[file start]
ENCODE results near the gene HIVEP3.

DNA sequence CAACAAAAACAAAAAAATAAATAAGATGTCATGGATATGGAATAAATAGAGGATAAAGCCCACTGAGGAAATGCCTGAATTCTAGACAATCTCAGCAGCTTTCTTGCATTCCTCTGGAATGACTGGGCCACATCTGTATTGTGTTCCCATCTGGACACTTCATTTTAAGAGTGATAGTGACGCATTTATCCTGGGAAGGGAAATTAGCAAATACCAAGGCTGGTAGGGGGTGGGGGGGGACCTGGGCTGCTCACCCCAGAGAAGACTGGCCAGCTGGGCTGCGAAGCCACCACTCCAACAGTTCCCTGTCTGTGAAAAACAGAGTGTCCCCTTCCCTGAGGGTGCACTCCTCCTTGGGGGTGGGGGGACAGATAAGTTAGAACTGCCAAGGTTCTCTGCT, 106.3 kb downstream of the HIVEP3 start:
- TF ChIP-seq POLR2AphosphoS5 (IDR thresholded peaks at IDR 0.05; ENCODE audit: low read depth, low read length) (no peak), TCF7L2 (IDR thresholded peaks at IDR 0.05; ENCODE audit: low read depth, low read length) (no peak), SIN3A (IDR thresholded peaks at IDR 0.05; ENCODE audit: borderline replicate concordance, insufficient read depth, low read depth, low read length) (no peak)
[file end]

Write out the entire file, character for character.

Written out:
ENCODE results near the gene HIVEP3.

DNA sequence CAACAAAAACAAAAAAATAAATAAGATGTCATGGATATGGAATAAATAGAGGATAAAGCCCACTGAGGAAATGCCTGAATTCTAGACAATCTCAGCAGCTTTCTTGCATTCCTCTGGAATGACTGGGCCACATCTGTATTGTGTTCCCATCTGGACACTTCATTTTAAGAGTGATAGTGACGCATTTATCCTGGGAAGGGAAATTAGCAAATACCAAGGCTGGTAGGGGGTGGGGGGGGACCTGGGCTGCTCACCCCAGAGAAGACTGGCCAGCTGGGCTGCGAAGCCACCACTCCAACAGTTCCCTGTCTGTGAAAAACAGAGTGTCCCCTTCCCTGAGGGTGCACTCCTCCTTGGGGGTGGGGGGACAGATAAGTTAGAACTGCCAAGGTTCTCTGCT, 106.3 kb downstream of the HIVEP3 start:
- TF ChIP-seq POLR2AphosphoS5 (IDR thresholded peaks at IDR 0.05; ENCODE audit: low read depth, low read length) (no peak), TCF7L2 (IDR thresholded peaks at IDR 0.05; ENCODE audit: low read depth, low read length) (no peak), SIN3A (IDR thresholded peaks at IDR 0.05; ENCODE audit: borderline replicate concordance, insufficient read depth, low read depth, low read length) (no peak)